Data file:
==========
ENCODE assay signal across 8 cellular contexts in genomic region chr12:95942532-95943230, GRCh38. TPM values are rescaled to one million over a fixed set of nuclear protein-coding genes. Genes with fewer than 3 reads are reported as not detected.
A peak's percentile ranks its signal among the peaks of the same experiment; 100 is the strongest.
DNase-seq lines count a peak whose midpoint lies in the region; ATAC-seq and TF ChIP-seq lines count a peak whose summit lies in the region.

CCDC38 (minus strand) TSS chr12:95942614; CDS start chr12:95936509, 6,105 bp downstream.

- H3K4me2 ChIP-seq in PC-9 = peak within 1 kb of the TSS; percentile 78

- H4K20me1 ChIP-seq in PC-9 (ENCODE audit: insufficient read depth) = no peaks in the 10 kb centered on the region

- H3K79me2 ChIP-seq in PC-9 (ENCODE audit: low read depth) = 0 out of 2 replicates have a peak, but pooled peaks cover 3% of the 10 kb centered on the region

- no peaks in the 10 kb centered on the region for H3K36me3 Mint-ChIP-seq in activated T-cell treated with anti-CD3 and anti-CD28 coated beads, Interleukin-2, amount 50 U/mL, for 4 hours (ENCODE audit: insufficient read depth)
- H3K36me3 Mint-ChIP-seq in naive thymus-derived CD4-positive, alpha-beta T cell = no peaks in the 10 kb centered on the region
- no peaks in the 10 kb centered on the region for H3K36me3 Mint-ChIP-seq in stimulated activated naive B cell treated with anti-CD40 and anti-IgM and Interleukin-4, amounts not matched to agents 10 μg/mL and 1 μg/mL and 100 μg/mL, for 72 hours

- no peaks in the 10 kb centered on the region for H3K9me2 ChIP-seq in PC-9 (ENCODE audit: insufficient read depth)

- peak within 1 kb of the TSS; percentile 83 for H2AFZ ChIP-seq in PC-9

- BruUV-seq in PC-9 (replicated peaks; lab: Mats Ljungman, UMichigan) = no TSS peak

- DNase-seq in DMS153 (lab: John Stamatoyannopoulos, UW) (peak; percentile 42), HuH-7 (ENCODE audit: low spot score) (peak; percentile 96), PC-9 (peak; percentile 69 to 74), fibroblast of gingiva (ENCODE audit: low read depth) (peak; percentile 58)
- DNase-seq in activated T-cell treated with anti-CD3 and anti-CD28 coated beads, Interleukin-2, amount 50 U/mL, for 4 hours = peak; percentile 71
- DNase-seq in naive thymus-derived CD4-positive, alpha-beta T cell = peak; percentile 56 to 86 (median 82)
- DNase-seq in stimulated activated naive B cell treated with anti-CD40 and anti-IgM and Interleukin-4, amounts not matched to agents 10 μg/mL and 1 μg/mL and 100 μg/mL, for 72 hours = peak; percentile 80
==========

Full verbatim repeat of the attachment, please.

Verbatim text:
ENCODE assay signal across 8 cellular contexts in genomic region chr12:95942532-95943230, GRCh38. TPM values are rescaled to one million over a fixed set of nuclear protein-coding genes. Genes with fewer than 3 reads are reported as not detected.
A peak's percentile ranks its signal among the peaks of the same experiment; 100 is the strongest.
DNase-seq lines count a peak whose midpoint lies in the region; ATAC-seq and TF ChIP-seq lines count a peak whose summit lies in the region.

CCDC38 (minus strand) TSS chr12:95942614; CDS start chr12:95936509, 6,105 bp downstream.

- H3K4me2 ChIP-seq in PC-9 = peak within 1 kb of the TSS; percentile 78

- H4K20me1 ChIP-seq in PC-9 (ENCODE audit: insufficient read depth) = no peaks in the 10 kb centered on the region

- H3K79me2 ChIP-seq in PC-9 (ENCODE audit: low read depth) = 0 out of 2 replicates have a peak, but pooled peaks cover 3% of the 10 kb centered on the region

- no peaks in the 10 kb centered on the region for H3K36me3 Mint-ChIP-seq in activated T-cell treated with anti-CD3 and anti-CD28 coated beads, Interleukin-2, amount 50 U/mL, for 4 hours (ENCODE audit: insufficient read depth)
- H3K36me3 Mint-ChIP-seq in naive thymus-derived CD4-positive, alpha-beta T cell = no peaks in the 10 kb centered on the region
- no peaks in the 10 kb centered on the region for H3K36me3 Mint-ChIP-seq in stimulated activated naive B cell treated with anti-CD40 and anti-IgM and Interleukin-4, amounts not matched to agents 10 μg/mL and 1 μg/mL and 100 μg/mL, for 72 hours

- no peaks in the 10 kb centered on the region for H3K9me2 ChIP-seq in PC-9 (ENCODE audit: insufficient read depth)

- peak within 1 kb of the TSS; percentile 83 for H2AFZ ChIP-seq in PC-9

- BruUV-seq in PC-9 (replicated peaks; lab: Mats Ljungman, UMichigan) = no TSS peak

- DNase-seq in DMS153 (lab: John Stamatoyannopoulos, UW) (peak; percentile 42), HuH-7 (ENCODE audit: low spot score) (peak; percentile 96), PC-9 (peak; percentile 69 to 74), fibroblast of gingiva (ENCODE audit: low read depth) (peak; percentile 58)
- DNase-seq in activated T-cell treated with anti-CD3 and anti-CD28 coated beads, Interleukin-2, amount 50 U/mL, for 4 hours = peak; percentile 71
- DNase-seq in naive thymus-derived CD4-positive, alpha-beta T cell = peak; percentile 56 to 86 (median 82)
- DNase-seq in stimulated activated naive B cell treated with anti-CD40 and anti-IgM and Interleukin-4, amounts not matched to agents 10 μg/mL and 1 μg/mL and 100 μg/mL, for 72 hours = peak; percentile 80